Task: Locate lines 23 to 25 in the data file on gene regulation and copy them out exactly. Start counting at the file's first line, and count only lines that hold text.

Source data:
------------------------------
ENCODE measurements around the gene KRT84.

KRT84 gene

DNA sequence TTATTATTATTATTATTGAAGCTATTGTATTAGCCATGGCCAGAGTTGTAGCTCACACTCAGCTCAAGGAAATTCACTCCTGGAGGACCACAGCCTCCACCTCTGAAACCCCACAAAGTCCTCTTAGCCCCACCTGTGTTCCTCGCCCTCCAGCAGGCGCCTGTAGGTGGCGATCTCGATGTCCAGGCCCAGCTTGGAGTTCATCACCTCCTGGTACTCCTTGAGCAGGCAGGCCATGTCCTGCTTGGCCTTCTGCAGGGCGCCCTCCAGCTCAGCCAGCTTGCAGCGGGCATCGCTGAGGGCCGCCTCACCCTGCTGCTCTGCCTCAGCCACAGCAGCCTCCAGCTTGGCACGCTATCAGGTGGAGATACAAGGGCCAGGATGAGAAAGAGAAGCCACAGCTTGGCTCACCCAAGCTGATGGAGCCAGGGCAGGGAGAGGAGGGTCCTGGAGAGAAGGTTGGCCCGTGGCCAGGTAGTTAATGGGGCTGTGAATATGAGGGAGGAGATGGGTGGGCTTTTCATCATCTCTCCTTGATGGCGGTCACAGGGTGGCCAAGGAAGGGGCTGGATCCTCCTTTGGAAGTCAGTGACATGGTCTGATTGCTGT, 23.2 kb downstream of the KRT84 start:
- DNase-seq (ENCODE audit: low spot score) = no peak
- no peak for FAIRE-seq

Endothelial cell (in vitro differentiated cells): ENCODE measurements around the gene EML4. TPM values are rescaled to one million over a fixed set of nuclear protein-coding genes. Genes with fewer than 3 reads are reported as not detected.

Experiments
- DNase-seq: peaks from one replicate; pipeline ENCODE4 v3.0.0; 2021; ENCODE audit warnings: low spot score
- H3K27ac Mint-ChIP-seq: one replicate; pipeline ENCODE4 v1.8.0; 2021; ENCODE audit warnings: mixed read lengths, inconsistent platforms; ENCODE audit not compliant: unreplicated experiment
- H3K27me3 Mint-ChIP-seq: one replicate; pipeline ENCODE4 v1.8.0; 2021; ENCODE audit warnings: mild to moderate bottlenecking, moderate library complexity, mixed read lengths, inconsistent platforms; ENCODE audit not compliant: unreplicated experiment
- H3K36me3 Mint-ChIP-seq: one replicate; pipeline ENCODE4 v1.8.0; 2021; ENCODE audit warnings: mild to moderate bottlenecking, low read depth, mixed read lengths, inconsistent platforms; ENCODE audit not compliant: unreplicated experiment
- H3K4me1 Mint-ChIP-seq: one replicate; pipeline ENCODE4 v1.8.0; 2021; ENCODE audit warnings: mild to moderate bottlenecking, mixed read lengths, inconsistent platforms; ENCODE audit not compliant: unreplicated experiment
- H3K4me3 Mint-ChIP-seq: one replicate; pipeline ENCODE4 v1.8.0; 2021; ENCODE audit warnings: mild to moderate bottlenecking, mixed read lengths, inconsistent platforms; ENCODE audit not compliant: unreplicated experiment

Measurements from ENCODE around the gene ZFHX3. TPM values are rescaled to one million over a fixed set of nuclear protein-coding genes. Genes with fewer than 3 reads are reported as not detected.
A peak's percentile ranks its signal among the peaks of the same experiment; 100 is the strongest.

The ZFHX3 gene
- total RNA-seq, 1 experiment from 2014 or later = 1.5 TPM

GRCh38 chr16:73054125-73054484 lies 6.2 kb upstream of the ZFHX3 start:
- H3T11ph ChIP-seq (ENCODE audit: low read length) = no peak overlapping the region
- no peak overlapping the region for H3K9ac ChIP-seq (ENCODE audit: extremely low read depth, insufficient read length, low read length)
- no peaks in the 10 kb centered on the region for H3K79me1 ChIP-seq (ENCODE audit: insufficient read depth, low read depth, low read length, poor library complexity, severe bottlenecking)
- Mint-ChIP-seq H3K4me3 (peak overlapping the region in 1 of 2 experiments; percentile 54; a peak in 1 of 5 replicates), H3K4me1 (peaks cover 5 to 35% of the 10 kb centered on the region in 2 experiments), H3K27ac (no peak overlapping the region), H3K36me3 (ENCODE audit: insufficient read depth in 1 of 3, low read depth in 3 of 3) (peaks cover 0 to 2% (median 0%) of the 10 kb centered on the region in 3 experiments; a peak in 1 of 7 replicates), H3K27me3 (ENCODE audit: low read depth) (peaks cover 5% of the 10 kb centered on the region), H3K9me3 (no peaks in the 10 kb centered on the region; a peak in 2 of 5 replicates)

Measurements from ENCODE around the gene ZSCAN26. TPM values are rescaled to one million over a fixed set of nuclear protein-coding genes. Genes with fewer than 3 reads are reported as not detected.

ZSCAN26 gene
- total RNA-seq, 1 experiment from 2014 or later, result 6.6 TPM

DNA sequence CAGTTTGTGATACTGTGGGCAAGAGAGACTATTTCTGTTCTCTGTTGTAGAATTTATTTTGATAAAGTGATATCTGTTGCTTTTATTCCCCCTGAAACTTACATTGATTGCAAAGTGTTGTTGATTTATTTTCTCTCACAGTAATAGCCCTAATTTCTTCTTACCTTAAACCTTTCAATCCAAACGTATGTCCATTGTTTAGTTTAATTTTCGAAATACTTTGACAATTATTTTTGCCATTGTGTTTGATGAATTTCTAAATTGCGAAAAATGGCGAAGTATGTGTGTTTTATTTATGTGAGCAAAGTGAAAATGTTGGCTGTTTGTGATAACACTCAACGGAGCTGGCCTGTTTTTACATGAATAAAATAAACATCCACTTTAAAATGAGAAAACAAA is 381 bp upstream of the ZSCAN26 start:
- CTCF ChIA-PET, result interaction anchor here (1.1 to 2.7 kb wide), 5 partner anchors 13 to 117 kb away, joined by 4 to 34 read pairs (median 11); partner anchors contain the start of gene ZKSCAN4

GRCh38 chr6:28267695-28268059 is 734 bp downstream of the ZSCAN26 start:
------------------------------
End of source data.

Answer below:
Measurements from ENCODE around the gene ZSCAN26. TPM values are rescaled to one million over a fixed set of nuclear protein-coding genes. Genes with fewer than 3 reads are reported as not detected.

ZSCAN26 gene
- total RNA-seq, 1 experiment from 2014 or later, result 6.6 TPM